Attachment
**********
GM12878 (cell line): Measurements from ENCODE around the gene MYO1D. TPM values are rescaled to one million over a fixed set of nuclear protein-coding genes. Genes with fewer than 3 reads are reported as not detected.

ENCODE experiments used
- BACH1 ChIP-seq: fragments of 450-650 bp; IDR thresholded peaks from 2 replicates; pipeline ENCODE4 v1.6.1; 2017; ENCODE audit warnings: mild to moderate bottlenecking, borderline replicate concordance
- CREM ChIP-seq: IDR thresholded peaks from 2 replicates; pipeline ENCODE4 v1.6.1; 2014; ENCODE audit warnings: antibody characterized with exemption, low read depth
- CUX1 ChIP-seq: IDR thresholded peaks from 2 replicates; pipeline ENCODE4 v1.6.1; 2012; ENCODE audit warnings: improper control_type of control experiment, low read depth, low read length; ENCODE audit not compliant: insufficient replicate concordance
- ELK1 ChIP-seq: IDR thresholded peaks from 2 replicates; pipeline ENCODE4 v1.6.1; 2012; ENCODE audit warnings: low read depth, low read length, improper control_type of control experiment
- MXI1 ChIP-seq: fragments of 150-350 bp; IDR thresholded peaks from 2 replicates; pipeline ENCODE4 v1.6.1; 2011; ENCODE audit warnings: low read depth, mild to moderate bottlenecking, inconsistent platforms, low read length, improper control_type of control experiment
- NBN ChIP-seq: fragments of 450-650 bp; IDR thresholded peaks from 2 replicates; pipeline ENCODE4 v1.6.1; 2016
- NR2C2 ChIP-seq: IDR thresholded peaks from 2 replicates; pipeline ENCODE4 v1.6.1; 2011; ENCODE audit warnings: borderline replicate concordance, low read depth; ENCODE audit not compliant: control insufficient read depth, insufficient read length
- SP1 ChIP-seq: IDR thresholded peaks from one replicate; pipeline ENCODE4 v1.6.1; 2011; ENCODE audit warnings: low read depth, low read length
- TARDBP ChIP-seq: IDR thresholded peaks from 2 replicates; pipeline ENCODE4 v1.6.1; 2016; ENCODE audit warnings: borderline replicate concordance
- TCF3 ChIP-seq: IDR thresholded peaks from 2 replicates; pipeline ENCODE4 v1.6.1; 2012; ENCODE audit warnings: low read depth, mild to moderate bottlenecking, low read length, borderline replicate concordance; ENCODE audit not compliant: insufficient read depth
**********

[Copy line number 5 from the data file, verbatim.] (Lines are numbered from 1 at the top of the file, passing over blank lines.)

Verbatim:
- CUX1 ChIP-seq: IDR thresholded peaks from 2 replicates; pipeline ENCODE4 v1.6.1; 2012; ENCODE audit warnings: improper control_type of control experiment, low read depth, low read length; ENCODE audit not compliant: insufficient replicate concordance